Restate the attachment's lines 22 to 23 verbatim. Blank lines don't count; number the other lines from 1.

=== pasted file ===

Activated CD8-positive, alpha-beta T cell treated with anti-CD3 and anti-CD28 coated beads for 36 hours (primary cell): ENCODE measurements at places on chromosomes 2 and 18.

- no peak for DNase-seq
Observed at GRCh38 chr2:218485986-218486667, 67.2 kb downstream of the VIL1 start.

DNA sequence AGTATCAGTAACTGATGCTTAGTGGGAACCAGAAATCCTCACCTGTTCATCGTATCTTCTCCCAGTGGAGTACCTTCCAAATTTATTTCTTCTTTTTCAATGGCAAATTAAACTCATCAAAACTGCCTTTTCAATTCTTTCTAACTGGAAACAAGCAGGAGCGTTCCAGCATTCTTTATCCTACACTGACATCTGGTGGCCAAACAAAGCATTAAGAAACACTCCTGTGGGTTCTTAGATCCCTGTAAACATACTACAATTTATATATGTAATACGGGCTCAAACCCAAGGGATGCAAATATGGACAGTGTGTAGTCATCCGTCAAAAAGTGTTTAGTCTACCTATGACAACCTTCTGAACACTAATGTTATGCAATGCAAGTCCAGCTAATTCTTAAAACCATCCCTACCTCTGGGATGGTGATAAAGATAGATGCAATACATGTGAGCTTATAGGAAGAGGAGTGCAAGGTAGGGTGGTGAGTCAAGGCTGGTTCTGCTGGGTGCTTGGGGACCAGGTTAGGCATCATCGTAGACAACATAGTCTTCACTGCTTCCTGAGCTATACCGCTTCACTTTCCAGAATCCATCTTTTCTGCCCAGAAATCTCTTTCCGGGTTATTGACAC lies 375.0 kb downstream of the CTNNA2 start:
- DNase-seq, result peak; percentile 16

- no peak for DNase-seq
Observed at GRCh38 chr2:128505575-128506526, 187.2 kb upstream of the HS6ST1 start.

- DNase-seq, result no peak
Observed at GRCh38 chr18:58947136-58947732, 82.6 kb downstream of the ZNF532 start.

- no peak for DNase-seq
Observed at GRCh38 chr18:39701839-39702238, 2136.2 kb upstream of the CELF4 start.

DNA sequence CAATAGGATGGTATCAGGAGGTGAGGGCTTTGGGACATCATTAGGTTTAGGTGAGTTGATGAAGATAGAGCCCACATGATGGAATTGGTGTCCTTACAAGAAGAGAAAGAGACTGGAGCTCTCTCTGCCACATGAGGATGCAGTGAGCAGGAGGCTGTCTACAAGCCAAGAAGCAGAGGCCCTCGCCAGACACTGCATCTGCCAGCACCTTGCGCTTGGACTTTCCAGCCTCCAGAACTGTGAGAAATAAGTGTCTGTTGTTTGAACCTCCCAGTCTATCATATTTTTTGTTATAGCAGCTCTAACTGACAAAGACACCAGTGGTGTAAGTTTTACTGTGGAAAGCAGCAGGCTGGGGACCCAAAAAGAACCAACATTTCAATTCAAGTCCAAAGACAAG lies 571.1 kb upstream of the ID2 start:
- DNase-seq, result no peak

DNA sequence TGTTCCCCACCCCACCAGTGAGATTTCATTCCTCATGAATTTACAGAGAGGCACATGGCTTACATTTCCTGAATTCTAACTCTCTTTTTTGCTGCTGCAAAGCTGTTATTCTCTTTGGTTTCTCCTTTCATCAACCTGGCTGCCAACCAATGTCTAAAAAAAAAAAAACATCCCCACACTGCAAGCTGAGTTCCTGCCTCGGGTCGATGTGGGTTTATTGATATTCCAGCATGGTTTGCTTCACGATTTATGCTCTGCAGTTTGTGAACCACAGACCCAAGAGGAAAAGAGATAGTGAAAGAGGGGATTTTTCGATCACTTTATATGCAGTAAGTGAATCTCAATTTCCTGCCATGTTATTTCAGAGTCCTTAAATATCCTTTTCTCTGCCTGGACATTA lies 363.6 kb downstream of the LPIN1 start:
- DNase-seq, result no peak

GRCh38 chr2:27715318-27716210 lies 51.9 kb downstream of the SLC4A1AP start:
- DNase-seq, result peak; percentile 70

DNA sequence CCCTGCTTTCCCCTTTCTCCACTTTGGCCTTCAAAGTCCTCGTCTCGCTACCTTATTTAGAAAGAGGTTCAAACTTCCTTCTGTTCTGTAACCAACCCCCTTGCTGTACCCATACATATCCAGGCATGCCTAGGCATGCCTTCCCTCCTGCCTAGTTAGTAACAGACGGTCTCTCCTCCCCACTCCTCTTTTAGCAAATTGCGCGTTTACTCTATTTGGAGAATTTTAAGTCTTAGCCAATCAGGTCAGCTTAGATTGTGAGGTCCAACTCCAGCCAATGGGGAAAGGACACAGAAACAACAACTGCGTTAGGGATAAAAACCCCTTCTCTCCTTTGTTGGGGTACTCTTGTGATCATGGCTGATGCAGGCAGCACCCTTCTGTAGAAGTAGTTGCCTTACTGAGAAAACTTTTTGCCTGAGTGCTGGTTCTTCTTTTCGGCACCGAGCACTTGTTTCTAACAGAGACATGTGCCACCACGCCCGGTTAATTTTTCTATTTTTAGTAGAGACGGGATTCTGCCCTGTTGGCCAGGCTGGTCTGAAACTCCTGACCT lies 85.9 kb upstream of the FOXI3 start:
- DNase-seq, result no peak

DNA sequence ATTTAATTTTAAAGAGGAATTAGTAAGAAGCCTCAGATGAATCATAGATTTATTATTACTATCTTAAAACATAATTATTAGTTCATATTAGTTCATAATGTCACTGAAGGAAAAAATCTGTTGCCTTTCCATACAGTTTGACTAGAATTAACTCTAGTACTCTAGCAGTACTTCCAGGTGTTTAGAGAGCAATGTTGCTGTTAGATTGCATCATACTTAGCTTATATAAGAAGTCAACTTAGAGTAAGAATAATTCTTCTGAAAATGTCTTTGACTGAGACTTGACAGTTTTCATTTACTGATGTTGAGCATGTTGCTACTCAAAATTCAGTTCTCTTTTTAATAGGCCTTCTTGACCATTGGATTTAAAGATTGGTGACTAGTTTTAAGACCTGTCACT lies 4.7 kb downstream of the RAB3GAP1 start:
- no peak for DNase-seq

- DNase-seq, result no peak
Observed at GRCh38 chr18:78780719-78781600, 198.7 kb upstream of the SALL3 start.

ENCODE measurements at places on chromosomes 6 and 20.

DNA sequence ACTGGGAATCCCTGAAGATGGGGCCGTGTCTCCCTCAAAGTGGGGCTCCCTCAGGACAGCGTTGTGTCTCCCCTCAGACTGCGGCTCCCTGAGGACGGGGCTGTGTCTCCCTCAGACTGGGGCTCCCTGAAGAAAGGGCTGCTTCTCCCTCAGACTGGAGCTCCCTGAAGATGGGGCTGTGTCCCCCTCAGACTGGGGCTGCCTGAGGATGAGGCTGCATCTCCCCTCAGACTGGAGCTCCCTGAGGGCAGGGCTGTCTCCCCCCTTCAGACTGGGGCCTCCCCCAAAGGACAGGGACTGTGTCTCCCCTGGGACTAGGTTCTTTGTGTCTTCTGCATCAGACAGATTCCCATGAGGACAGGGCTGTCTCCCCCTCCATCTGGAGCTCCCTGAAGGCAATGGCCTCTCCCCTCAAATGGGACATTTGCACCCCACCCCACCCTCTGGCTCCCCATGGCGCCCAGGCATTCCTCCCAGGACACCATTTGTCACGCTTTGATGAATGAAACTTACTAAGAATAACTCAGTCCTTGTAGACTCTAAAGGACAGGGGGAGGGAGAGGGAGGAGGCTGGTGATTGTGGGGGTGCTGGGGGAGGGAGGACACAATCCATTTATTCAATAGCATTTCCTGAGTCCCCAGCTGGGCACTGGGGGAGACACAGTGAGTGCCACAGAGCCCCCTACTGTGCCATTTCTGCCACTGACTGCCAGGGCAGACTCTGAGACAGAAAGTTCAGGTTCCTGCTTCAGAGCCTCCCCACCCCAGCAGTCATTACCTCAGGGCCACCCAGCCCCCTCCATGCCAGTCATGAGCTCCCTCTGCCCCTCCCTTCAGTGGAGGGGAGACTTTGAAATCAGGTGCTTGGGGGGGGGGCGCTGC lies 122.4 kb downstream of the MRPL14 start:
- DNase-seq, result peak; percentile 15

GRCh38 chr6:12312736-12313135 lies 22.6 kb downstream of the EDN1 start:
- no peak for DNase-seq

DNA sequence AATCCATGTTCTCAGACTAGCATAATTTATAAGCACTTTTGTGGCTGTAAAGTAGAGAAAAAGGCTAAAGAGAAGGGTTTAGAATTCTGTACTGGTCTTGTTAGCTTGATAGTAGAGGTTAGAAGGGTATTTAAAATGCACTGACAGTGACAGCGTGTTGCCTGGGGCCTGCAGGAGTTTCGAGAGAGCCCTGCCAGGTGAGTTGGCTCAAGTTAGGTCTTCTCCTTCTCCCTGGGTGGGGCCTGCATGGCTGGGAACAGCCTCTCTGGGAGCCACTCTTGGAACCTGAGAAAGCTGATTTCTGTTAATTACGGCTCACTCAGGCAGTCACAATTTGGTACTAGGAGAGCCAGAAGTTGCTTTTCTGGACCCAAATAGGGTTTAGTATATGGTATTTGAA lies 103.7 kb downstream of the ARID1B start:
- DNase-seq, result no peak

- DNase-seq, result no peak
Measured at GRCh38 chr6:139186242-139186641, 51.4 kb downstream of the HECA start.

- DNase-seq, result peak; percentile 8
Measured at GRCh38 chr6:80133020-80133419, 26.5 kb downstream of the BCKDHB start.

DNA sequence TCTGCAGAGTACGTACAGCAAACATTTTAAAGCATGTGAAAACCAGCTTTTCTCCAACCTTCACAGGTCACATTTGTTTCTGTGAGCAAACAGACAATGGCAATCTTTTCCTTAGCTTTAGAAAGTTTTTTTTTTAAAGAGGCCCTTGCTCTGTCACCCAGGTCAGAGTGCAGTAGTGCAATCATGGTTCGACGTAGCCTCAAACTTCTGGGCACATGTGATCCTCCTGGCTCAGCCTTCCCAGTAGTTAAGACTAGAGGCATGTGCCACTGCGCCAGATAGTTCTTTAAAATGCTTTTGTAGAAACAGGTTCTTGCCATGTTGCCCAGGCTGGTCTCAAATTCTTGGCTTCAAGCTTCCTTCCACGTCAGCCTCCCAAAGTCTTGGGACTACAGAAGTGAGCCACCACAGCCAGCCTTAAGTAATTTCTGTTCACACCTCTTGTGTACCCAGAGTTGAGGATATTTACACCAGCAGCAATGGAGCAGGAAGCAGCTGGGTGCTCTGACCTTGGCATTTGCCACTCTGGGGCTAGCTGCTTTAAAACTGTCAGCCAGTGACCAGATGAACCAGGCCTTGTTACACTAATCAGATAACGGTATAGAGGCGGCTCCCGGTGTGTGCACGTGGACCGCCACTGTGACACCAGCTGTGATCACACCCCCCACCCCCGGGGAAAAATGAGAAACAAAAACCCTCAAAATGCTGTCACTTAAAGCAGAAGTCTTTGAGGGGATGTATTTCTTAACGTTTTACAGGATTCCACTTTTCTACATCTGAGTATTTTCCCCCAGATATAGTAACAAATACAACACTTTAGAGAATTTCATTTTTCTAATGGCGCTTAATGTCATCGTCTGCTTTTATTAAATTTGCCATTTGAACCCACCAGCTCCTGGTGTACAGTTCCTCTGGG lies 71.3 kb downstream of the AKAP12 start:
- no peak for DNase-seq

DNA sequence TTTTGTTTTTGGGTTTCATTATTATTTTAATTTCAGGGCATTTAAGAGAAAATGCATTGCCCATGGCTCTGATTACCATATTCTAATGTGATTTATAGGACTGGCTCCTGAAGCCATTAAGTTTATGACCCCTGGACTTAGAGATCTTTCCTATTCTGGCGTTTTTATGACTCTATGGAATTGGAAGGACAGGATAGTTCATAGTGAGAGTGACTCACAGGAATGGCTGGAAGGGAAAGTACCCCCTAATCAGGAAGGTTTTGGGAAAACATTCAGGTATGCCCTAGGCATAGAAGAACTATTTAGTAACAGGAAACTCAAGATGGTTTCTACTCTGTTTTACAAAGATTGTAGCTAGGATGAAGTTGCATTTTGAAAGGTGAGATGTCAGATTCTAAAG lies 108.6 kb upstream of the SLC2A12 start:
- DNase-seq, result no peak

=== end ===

- DNase-seq, result no peak
Observed at GRCh38 chr18:78780719-78781600, 198.7 kb upstream of the SALL3 start.